The battle for Balearic holiday rentals has been well and truly engaged, tourism minister Biel Barceló of Més surrounded by all sides. The hoteliers we have known about for years. Right out in the open now have emerged Podemos and Aptur, the holiday rentals' association. Nothing that either of these have said is fundamentally new, but both are stepping up the pressure on Barceló.
To take Podemos, the parties of government, of which it is one, met this week to consider their "agreements" for government. Tourism was top of the agenda. At least there were some conciliatory noises from Podemos. Having accused the actual government (PSOE and Més) and so therefore Barceló in particular of policy "improvisation" (a euphemism for saying that the government has failed to get on top of tourist "saturation"), there was an acceptance that holiday rentals' legislation is not straightforward. Hallelujah, the penny had dropped. Podemos, seemingly always in a hurry to legislate, would have pressurised Barceló into total improvisation, had holiday rentals' draft legislation been rushed in by the end of August (which had been the original intention).
Fundamental to whatever legislation is enacted is the principle of a ceiling on tourist places. Podemos wants a lowering of numbers; Més, Barceló and PSOE don't see that as plausible. But through legislation they believe they can create a limit to the total number of tourist places. It's going to be fascinating to see how they intend to set this and what the limit might be. Determining it is pretty much anyone's guess.
There are, however, individuals who can assist in removing the guesswork, which is why the government has commissioned two studies. One of these, for indicators of the sustainability of tourism in the Balearics, has lost its chief expert. Dr. Ivan Murray of the University of the Balearic Islands, says that other commitments will not allow him the time to undertake the study. Perhaps so, or maybe he prefers not to be caught in any political crossfire. Whatever the reasons, the government can ill afford to lose good thinkers. There needs to be objectivity rather than political dogma.
Where Aptur is concerned, it has been banging the drum for liberalisation for ages and regularly producing its own studies to back this up. It came out this week with what appeared to be a startling statistic: that the "illegal" supply of holiday accommodation in the Balearics represents over 11% of GDP. It is possible to calculate GDP in different ways and, in the case of tourism, to assign to it a GDP impact that is highly indirect as well as direct, but this was an astonishing claim nonetheless. What was the basis for it? National statistics, funnily enough.
There is confusion regarding the number of properties and of places that represent holiday rentals - legal and illegal - in the Balearics. Aptur did attempt to clear this up. There are almost 46,000 properties, of which under a third are regulated (i.e. registered as legal holiday accommodation). The illegal remainder - 31,500 - provide 126,000 places. The conclusion one draws, therefore, is that there are around 180,000 places - legal and illegal - in the private accommodation sector.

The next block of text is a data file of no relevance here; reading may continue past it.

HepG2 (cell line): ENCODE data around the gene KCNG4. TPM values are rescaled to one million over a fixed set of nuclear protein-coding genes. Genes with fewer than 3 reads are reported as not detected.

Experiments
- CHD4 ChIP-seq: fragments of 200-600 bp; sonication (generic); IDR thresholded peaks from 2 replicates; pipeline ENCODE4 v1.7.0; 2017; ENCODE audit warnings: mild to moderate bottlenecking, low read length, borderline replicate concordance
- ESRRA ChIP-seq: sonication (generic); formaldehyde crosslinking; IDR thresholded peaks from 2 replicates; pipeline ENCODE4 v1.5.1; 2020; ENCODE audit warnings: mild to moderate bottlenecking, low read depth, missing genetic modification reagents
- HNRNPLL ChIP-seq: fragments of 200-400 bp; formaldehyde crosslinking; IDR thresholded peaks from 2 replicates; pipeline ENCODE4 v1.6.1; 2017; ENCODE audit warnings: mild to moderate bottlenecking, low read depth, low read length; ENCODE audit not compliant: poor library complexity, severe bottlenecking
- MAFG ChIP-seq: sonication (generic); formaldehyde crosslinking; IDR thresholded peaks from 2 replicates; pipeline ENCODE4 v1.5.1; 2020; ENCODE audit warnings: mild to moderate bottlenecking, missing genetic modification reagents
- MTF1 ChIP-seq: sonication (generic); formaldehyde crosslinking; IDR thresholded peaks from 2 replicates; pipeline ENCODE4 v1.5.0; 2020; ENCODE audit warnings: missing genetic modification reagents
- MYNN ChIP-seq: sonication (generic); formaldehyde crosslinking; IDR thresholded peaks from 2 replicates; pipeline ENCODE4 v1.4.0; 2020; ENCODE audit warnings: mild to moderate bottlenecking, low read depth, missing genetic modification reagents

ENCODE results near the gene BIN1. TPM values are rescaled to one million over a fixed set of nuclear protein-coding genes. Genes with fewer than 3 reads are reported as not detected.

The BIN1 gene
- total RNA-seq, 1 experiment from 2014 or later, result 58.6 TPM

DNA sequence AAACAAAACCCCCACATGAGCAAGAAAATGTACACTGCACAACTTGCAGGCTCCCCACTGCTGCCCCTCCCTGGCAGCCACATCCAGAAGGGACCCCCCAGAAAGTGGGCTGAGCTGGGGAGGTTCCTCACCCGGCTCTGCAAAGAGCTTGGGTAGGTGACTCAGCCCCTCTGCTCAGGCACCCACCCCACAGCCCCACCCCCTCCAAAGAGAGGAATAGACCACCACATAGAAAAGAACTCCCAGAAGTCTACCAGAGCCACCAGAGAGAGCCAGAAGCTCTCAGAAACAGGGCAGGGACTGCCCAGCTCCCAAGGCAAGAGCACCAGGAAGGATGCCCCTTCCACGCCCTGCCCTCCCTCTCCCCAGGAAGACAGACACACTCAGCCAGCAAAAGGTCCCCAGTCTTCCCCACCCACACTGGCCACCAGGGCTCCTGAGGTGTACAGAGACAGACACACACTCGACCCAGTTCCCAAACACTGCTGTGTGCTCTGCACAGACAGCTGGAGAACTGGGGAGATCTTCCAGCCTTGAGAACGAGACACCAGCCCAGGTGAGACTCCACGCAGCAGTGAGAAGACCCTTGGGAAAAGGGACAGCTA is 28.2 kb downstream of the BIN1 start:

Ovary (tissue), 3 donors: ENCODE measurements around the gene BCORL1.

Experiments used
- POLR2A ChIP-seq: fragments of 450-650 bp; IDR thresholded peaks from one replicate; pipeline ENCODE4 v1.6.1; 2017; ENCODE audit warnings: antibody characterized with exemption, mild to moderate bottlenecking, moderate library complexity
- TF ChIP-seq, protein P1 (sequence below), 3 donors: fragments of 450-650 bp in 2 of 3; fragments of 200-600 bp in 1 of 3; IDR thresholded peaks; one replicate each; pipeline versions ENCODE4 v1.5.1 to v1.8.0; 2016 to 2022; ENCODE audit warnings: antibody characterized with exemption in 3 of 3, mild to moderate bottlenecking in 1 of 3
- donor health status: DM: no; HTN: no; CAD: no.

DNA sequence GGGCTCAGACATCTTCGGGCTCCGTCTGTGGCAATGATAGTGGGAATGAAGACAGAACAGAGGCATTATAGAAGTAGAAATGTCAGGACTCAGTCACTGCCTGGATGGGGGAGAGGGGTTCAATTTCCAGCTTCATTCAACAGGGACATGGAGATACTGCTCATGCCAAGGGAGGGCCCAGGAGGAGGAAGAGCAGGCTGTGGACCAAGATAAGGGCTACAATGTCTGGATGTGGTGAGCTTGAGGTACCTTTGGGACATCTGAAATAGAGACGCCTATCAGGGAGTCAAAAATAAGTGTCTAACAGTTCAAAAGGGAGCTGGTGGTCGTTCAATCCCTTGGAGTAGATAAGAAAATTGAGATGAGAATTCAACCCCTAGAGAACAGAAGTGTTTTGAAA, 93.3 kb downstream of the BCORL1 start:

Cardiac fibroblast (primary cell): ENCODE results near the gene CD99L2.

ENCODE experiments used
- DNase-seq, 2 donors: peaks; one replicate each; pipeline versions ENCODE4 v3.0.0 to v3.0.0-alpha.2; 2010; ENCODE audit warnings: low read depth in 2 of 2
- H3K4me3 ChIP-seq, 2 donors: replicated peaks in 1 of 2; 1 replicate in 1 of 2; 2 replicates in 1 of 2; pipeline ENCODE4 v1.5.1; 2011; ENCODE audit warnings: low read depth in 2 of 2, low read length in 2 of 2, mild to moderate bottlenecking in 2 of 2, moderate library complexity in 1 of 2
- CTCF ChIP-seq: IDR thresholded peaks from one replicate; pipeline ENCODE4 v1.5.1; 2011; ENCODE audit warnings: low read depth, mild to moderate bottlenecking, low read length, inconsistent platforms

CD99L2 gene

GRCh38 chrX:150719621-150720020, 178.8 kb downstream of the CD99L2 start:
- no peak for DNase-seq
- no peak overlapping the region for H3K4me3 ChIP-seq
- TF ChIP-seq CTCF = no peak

Notwithstanding any more property and places to be added courtesy of Airbnb and others, might this 180,000 be taken as the "ceiling", assuming that they were all legalisable (a big assumption)? It is here that being certain of the statistics becomes tricky. For example, what is the total number of hotel places?
According to the regional government's figures for August 2015, when occupancy is at is highest and so "saturation" is at its greatest, there were 344,445 places in the Balearics: 250,000 of them were in Majorca. On 10 August last year, the total population of the Balearics topped the two million mark for the first time, a figure that will have been repeated this year. However, the regular Balearic population is 1.1 million. Add some 530,000 from Aptur and hotel numbers, and how does one account for the remaining approximately 400,000? They can't all be itinerant workers. One can add numbers for "extra-hotel" accommodation, such as camping in Ibiza, and also numbers for relatives and friends, but the discrepancy still requires some explaining. Therefore, before any ceiling is set, there has to be rigorous certainty that the numbers are accurate and beyond question. At present, there isn't this certainty, and perversely the tourist tax may add to it. Does the system of hotelier self-assessment for making tax returns not carry with it an inherent tendency to under-estimate the number of places? Podemos, for one, thinks that it does.
Aptur's economic argument is on the face of it compelling. The association may also be correct in arguing that private accommodation supply is not the cause of "saturation", and the uncertainty of the statistics as outlined above might reinforce this. However, it is being extremely naive (and simplistic) in brushing off any potential for saturation by saying there need to be improvements to road infrastructure, public transport and water supplies.
The battle for holiday rentals' legislation is fully engaged. Like the battle for the tourist tax and the arguments over "purposes" (remember the old folks' homes?) and distribution of revenue by island, respectively raised by Més and Podemos, it is one that will have many a skirmish along the way.